PSN-L Email List Message

Subject: Re: Vertical design
From: hammond hammond@...........
Date: Sat, 21 Dec 2002 12:04:11 -0900

Chris, with regard to your comments on vertical seismometers, I invite you 
to visit my web page  and specifically look at "earthquakes recorded at 
station GSV" at  Every earthquake I record and display 
is using a Mark Products
L4 1Hz short-period vertical seismometer.  Surely, you  must be joking that 
short period vertical
seismometers are of limited use!


Bob Hammond
Public Seismic Network - Alaska

At 11:38 AM 12/21/2002, you wrote:
>Hi Chris, Jim and all other interested partys,
>That was a very good summation Chris.  Perhaps, however, the
>best use of a vertical is predominately for simply getting the earliest
>phases of any quake/event, with the longest period (p thru s) of
>roughly up to, 3-4-5 seconds.  Of course a longer period vertical
>than that would likely sense those signals best.   Most verticals are
>predominately used for just that aspect in realtity, which is why
>the professionals pursue their use so heavily.  In the PSN amateur
>related sense, and from the horizontal seismomograms presented;
>one often sees the designated "p", somewhere to the left of any
>obvious significant quake induced activity trace deflections....they
>just CAN'T sense the vertical phase quake components.  All
>of this just leads up to the "need" for a vertical of some design in the
>individuals amateur seismometer setting.....perhaps to the extent
>of its value over and above the use of a horizontal seismometer.
>I'am dubious that a broadband vertical with all their problems
>is really all that worthy of the effort involved, when it comes down
>to the more practical short period phases that are actually "read";
>in the general amateur (and likely the professional) realm.  On the
>other hand, I don't have a broadband vertical, so, perhaps my
>thought judgement isn't really totally accurate for their use.
>It might just be, that any one design should incorporate the best
>aspects of other previously proven function pieces and parts.
>A big problem arises when it seems that some of the best use
>or functional pieces/parts are in themselves fairly mechanically
>complicated when addressed to a likely majority of ill-equipped
>individual readers and their own capabilities for its completion.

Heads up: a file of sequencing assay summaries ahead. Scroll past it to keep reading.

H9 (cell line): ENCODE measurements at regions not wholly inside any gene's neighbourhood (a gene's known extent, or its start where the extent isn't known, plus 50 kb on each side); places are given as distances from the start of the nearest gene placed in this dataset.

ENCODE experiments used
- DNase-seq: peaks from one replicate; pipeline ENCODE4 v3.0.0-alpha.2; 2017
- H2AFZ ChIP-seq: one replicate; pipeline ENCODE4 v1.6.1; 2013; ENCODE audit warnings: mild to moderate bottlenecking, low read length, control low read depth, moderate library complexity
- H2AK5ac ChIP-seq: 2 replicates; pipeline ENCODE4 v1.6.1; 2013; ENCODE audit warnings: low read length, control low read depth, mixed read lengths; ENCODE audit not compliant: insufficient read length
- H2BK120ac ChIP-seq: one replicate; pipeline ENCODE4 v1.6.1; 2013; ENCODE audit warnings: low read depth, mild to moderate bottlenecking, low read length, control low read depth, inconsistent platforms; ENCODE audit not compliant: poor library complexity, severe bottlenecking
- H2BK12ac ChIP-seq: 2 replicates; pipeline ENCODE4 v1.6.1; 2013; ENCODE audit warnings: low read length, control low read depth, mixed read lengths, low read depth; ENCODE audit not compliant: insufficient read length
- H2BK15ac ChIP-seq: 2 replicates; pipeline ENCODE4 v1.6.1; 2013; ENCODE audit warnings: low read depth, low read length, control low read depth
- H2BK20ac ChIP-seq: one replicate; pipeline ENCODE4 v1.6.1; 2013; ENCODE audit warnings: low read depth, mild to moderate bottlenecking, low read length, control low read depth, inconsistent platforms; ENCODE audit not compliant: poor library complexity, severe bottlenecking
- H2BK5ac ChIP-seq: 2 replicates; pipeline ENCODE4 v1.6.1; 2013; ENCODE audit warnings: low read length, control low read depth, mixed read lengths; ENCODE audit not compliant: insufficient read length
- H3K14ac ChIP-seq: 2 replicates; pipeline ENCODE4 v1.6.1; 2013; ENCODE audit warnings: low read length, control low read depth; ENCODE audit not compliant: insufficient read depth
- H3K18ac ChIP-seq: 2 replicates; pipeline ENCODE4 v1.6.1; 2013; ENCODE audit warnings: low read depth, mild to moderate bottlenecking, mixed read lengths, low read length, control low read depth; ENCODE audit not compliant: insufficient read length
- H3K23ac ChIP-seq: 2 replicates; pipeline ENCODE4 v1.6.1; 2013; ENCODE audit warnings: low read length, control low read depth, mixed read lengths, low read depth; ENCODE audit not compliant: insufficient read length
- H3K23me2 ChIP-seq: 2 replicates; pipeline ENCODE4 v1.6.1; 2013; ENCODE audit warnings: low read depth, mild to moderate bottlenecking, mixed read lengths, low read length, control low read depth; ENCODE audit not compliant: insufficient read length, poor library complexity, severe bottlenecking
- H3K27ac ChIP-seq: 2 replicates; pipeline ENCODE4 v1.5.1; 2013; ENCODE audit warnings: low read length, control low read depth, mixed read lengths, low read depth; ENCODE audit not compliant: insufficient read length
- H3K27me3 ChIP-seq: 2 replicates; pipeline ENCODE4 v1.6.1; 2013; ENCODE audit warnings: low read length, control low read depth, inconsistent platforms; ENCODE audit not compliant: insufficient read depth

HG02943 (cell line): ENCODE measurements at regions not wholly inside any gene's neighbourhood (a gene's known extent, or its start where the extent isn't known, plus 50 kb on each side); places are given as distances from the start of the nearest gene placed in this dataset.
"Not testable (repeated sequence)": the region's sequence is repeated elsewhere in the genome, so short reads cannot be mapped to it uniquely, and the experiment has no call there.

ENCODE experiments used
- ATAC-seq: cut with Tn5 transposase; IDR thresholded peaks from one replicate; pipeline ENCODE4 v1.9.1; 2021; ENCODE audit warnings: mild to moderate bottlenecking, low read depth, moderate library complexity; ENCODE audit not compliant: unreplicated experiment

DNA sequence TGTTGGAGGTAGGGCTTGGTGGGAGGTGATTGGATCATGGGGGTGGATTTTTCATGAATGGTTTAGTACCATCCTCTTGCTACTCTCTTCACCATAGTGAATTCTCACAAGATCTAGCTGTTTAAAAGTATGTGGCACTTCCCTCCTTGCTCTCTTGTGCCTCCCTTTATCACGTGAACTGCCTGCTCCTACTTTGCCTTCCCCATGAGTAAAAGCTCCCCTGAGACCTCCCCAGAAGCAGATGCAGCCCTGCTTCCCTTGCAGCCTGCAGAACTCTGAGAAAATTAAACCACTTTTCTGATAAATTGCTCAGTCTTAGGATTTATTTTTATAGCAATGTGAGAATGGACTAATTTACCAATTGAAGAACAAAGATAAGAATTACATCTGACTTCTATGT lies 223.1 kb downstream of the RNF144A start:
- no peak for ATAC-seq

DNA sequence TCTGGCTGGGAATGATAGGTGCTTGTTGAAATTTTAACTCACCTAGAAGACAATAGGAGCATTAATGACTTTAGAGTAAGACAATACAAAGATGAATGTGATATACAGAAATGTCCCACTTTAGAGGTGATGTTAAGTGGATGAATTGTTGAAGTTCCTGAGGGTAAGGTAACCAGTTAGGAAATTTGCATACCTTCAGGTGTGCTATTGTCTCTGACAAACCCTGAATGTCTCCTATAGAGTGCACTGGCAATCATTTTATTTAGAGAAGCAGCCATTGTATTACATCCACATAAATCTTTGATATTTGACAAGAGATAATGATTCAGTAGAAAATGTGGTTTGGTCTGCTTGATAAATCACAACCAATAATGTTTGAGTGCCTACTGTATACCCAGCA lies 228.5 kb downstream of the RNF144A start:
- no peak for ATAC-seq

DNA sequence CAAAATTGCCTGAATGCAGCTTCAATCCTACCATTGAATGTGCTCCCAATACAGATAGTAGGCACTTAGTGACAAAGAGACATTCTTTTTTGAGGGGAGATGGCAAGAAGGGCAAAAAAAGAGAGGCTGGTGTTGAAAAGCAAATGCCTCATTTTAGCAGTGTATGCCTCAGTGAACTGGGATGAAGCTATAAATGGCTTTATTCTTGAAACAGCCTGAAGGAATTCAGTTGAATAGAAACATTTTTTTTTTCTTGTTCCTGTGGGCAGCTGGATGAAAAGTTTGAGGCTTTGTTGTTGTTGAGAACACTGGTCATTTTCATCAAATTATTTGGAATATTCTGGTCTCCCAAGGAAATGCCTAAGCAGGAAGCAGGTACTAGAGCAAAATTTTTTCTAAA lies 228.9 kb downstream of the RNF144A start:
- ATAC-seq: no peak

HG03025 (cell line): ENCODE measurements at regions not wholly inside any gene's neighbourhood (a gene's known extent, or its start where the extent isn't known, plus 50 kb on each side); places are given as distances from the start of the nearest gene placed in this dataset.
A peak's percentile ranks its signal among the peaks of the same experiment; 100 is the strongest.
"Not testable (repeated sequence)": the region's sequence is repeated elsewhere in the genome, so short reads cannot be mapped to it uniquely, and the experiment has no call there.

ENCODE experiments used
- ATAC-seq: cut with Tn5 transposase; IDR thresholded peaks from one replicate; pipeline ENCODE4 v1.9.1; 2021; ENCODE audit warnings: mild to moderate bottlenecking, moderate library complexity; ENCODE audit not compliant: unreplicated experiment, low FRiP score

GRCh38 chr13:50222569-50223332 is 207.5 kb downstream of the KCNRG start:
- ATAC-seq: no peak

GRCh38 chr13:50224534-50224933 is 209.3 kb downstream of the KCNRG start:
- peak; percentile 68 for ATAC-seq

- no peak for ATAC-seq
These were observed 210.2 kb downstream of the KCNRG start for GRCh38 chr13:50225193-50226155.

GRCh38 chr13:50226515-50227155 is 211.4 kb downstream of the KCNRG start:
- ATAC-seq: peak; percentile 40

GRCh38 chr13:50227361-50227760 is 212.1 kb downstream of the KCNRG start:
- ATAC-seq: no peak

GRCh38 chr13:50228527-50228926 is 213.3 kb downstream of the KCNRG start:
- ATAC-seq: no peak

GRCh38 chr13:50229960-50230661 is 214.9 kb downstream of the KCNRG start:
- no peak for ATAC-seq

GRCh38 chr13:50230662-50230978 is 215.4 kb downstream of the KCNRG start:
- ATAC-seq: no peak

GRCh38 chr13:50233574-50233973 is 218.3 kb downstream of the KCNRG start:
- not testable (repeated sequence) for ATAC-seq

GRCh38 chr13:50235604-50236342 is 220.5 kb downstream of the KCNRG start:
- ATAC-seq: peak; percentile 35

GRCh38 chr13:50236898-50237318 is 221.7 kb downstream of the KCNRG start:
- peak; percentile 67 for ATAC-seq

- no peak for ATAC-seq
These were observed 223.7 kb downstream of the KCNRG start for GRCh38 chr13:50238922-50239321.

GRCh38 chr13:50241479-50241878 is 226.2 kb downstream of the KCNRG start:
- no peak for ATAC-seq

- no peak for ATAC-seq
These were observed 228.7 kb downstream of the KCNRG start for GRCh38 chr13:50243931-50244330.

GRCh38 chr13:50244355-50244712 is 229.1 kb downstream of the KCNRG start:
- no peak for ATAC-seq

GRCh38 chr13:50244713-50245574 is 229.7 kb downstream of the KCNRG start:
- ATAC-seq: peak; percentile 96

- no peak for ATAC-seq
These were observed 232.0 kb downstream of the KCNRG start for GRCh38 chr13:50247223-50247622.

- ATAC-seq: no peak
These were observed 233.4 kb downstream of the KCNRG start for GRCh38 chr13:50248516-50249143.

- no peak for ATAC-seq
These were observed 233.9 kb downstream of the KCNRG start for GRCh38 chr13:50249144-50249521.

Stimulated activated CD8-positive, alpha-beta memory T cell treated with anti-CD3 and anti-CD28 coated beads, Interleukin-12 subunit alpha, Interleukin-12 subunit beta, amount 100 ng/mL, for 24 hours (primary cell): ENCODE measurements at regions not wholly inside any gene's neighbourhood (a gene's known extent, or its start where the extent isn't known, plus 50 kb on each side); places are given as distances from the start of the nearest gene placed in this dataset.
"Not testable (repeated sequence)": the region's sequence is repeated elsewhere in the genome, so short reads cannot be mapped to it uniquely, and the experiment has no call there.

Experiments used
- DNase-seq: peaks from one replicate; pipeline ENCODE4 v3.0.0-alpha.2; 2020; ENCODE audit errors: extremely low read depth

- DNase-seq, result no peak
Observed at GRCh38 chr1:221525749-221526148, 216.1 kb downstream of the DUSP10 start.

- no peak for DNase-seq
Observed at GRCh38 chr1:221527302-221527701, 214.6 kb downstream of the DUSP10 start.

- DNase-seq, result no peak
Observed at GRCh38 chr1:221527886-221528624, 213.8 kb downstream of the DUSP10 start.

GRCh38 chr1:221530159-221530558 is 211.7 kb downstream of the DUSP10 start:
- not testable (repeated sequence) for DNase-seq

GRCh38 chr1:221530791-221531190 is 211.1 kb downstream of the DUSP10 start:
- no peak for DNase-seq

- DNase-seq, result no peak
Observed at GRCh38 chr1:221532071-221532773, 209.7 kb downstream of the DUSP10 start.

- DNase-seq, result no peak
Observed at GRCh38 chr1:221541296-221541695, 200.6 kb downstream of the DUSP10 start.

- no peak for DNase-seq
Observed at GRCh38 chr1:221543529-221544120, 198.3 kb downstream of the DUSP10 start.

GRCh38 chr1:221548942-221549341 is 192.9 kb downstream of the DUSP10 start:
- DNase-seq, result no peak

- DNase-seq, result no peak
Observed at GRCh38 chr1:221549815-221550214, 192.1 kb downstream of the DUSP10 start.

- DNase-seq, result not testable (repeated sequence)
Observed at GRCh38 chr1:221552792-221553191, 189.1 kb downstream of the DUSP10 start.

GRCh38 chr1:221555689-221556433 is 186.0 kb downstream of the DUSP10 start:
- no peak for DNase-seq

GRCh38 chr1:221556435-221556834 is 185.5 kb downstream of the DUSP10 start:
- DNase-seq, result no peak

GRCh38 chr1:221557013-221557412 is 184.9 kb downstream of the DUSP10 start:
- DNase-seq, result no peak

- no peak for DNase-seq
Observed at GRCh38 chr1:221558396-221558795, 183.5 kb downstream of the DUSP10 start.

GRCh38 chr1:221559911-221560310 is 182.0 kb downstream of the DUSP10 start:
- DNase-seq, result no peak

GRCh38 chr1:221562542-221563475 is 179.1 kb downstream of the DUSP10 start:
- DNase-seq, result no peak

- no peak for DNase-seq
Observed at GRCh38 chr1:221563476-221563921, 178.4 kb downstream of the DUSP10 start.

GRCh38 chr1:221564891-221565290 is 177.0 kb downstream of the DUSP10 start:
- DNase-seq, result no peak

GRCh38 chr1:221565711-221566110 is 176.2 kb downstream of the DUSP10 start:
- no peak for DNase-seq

>I guess I'am always hopeful that there exists some simpler or
>better way to do things, than how some of  the present designs
>are laid out.
>It may well be that Sean's vertical design (SM) could also be
>construed in a variety of degrees (amateur/professional) of
>approach; to satisfy any existing variety of potential use;
>simply by utilizing the base designed mechanics for other less
>sensitive sensor adoptions.  This has apparently been done
>(implied in past PSN emails) in the past by others, or suggested
>but I'am not aware of their success in doing so, at the moment.
>Take care, Meredith
>ChrisAtUpw@....... wrote:
>>Hi Meredith,
>>       Short period verticals are not too difficult to make, but they are 
>> of somewhat limited use. There are a number of practical / engineering 
>> constraints. I note that at least one design uses the U Alnico magnet as 
>> the seismic mass on the end of the arm. This is not a good idea and it 
>> will react to environmental changes in the local magnetic field. In the 
>> normal home, you are likely to see a very noisy trace. It is quite easy 
>> to damp a seismometer using readily available NdBFe magnets. Fluid 
>> damping is very temperature sensitive and can be quite messy. The much 
>> higher field supplied by NdBFe magnets can also be used to increase the 
>> output of coil detector systems and improve their range and linearity. A 
>> survey of a range of systems can be found at 
>> Prof.Braile's link may be found by removing the seismometer reference.


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